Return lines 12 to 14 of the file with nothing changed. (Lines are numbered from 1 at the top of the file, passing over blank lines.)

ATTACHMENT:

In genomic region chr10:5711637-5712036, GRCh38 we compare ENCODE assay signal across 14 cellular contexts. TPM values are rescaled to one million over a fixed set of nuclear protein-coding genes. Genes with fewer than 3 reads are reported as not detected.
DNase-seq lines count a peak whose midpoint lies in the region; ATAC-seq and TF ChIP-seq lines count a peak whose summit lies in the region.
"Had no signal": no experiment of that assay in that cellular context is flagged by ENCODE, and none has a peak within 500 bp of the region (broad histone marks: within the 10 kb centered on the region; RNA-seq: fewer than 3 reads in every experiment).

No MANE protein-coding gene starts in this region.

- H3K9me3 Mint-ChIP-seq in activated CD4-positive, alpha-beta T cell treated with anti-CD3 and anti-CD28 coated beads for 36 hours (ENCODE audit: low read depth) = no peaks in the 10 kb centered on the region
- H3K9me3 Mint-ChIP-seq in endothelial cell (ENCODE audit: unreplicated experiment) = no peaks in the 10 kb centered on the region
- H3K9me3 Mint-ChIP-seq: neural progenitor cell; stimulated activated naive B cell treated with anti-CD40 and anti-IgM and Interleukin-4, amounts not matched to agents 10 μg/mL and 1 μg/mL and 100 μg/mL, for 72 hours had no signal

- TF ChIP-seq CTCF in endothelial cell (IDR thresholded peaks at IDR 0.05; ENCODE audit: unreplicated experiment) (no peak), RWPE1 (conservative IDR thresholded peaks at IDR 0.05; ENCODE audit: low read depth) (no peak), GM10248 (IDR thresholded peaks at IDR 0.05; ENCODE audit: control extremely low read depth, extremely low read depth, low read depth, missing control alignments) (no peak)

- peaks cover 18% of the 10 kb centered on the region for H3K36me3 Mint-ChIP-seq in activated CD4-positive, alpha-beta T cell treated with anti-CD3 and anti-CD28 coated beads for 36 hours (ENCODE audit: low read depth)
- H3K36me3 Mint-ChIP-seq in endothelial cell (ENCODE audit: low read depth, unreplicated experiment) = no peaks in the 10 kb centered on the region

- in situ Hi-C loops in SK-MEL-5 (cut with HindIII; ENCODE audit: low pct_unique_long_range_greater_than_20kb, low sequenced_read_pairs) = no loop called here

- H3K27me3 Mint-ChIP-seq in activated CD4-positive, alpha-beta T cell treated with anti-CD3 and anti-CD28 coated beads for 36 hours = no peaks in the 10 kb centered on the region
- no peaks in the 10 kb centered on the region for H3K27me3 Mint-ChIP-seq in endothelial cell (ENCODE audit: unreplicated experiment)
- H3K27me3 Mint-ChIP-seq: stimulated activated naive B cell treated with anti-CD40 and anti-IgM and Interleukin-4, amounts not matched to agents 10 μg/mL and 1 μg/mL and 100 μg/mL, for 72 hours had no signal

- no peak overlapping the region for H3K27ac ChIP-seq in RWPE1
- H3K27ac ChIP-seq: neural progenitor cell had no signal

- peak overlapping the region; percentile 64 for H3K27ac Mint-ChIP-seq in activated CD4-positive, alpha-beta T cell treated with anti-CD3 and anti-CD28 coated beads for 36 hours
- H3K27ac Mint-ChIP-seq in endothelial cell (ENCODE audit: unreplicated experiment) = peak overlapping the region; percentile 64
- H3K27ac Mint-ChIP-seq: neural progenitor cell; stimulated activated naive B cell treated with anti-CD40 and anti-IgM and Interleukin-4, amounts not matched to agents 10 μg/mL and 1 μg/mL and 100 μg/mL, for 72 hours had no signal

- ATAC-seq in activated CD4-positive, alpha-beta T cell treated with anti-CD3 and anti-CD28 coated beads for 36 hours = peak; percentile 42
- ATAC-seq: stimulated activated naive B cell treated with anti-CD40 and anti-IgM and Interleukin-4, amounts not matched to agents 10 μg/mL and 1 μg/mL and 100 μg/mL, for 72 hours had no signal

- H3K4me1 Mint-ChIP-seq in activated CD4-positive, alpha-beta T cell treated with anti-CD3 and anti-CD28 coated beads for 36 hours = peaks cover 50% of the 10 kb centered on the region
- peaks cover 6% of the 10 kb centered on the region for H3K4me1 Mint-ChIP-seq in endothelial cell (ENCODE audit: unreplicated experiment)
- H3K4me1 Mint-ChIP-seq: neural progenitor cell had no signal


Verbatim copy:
- H3K27me3 Mint-ChIP-seq in activated CD4-positive, alpha-beta T cell treated with anti-CD3 and anti-CD28 coated beads for 36 hours = no peaks in the 10 kb centered on the region
- no peaks in the 10 kb centered on the region for H3K27me3 Mint-ChIP-seq in endothelial cell (ENCODE audit: unreplicated experiment)
- H3K27me3 Mint-ChIP-seq: stimulated activated naive B cell treated with anti-CD40 and anti-IgM and Interleukin-4, amounts not matched to agents 10 μg/mL and 1 μg/mL and 100 μg/mL, for 72 hours had no signal